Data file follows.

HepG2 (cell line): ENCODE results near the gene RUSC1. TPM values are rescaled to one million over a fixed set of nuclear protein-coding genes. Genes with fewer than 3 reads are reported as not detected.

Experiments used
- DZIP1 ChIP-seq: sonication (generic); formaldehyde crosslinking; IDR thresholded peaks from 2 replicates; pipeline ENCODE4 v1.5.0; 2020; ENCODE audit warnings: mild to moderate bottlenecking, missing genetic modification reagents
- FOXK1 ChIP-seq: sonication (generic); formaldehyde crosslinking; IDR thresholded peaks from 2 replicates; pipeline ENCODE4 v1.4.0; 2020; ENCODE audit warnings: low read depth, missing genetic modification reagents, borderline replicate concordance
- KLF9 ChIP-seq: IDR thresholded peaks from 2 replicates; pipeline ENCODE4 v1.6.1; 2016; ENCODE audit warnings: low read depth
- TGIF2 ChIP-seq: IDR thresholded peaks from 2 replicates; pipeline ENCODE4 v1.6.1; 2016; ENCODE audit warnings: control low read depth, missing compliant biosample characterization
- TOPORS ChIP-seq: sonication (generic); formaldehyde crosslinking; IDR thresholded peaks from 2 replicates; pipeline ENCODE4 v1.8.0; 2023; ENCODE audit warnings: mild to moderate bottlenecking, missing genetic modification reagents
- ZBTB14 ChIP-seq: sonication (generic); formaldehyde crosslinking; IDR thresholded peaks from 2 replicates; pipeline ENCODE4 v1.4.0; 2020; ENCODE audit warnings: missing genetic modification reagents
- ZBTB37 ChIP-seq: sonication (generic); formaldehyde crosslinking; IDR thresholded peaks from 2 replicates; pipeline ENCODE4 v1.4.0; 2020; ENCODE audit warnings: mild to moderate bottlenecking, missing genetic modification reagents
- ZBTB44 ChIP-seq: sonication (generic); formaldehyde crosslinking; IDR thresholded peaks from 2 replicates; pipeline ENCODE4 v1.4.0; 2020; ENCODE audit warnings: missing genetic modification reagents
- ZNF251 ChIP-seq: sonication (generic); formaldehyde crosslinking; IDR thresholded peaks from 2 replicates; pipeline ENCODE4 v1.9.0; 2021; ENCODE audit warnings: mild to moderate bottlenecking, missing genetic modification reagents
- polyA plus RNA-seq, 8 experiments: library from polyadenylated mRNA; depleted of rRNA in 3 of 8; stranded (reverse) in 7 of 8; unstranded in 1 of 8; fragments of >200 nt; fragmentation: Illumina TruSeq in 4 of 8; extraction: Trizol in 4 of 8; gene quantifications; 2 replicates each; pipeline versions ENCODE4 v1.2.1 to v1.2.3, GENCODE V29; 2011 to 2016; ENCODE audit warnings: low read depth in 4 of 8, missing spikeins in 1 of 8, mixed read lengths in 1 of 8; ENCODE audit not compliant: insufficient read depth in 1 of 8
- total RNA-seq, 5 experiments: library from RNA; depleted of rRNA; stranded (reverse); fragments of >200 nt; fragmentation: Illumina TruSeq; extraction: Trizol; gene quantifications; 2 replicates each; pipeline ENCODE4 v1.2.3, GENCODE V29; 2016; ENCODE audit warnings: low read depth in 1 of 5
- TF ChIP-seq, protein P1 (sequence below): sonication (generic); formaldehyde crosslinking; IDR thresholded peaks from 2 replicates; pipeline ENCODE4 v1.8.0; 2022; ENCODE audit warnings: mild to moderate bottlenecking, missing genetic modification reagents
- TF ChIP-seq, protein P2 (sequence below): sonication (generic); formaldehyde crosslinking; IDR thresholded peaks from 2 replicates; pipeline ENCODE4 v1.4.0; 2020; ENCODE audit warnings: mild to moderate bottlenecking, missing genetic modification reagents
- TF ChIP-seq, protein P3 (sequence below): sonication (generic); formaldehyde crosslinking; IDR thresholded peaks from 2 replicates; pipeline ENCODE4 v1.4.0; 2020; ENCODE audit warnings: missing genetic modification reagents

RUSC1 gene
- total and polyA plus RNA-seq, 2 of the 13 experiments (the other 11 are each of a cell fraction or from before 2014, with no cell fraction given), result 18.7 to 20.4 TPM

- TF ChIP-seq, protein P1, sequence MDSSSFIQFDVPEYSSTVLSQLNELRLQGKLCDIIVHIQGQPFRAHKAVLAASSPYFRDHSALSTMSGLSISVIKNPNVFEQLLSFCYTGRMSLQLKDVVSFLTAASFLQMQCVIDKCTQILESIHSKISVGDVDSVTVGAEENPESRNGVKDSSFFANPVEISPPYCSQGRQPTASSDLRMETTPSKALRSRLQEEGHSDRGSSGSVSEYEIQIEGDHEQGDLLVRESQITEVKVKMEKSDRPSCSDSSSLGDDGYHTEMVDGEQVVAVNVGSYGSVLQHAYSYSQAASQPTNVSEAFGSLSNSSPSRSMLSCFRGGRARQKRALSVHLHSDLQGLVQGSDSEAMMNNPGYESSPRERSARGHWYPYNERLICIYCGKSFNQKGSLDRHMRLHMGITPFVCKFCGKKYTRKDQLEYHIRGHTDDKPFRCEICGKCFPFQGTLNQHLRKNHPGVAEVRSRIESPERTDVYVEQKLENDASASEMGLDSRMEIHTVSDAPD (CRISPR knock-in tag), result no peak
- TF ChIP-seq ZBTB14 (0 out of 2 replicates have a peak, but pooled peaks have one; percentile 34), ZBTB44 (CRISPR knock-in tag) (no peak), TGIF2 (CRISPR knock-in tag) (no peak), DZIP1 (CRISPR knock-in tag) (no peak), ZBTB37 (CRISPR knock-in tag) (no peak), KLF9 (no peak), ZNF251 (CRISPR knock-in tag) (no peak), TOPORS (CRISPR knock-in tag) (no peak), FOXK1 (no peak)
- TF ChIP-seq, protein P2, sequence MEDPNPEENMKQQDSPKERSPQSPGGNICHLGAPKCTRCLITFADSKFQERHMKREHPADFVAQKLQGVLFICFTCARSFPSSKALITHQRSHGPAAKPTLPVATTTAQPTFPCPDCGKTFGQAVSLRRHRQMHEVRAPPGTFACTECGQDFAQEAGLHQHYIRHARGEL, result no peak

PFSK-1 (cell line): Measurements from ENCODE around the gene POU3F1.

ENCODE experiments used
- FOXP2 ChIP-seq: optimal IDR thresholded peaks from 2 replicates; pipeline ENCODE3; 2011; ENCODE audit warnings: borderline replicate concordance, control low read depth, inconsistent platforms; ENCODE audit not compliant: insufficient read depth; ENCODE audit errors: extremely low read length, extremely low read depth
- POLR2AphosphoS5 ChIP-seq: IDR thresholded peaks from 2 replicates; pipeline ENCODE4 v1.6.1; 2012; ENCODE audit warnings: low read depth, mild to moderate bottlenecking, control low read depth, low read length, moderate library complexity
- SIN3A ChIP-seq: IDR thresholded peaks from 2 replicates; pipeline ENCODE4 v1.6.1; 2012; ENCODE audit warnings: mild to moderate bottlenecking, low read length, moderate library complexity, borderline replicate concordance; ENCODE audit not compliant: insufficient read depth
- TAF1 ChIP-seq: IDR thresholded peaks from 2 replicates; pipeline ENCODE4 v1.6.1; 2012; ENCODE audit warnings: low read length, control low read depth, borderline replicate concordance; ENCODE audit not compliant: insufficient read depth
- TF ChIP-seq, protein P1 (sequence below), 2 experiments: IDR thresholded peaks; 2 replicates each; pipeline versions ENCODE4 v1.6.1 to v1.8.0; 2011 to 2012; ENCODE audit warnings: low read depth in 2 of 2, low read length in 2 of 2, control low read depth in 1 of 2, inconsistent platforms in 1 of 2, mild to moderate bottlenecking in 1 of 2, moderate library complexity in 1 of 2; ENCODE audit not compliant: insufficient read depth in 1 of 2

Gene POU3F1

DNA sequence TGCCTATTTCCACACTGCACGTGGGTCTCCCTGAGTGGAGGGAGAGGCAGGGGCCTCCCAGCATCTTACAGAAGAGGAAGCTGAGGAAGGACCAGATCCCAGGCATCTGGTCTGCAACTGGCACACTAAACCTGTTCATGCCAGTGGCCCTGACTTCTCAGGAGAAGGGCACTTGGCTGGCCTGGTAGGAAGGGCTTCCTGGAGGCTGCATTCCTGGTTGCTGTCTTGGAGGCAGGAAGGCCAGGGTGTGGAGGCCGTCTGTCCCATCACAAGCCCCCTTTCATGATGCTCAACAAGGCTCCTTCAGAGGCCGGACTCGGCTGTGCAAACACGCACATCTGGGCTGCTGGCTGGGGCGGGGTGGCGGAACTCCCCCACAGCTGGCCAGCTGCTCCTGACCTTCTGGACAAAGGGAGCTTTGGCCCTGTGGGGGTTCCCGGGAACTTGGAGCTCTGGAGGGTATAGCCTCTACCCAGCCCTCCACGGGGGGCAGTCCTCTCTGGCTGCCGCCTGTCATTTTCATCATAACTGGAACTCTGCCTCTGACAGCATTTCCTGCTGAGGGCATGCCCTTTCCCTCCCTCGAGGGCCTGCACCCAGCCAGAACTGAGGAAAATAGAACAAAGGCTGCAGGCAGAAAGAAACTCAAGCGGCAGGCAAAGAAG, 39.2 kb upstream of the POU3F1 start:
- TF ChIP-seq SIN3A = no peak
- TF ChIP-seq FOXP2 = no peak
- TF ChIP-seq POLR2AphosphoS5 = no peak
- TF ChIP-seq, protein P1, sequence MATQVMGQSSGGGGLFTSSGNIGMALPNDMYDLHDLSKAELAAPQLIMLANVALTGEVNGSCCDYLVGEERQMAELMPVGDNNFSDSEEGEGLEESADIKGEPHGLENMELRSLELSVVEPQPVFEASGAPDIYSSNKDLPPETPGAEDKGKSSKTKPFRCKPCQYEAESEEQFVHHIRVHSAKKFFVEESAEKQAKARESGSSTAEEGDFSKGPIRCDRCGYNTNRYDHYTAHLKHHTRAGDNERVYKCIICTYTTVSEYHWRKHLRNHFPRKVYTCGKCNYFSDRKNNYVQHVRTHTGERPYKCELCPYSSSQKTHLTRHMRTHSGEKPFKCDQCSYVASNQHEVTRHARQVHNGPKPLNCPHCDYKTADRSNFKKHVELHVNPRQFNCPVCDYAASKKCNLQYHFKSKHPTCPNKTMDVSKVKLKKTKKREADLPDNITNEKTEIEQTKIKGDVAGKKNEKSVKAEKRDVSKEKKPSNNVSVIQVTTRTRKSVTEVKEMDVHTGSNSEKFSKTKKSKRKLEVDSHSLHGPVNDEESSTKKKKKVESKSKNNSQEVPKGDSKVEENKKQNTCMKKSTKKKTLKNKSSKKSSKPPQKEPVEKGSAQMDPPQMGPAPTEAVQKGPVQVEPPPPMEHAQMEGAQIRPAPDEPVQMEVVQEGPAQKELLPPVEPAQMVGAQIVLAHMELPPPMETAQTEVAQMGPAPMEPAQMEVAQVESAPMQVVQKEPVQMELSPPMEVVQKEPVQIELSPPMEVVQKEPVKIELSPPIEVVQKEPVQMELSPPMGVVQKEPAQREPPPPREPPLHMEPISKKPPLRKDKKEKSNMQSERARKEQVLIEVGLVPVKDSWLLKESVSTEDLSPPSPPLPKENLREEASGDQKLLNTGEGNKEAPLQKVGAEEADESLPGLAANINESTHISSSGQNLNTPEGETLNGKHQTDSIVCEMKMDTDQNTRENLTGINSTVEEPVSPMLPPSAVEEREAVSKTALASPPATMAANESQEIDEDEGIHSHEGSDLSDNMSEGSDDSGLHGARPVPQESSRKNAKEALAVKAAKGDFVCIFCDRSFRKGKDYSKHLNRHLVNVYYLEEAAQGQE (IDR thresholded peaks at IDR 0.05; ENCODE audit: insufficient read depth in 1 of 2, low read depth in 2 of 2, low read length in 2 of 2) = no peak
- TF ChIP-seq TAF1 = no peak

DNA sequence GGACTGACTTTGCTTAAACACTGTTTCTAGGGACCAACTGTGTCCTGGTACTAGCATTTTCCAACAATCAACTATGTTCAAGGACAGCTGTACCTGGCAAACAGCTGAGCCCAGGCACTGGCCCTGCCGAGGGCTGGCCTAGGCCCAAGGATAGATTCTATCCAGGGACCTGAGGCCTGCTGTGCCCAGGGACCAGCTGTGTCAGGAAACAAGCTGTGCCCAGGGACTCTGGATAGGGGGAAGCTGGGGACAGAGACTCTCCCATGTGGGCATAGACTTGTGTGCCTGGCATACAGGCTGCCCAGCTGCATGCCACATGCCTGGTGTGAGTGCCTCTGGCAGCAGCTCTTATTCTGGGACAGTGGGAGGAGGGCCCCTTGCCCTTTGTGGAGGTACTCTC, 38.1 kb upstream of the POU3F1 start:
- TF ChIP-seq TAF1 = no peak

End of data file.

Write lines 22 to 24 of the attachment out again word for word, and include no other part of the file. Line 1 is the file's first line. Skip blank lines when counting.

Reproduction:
PFSK-1 (cell line): Measurements from ENCODE around the gene POU3F1.

ENCODE experiments used
- FOXP2 ChIP-seq: optimal IDR thresholded peaks from 2 replicates; pipeline ENCODE3; 2011; ENCODE audit warnings: borderline replicate concordance, control low read depth, inconsistent platforms; ENCODE audit not compliant: insufficient read depth; ENCODE audit errors: extremely low read length, extremely low read depth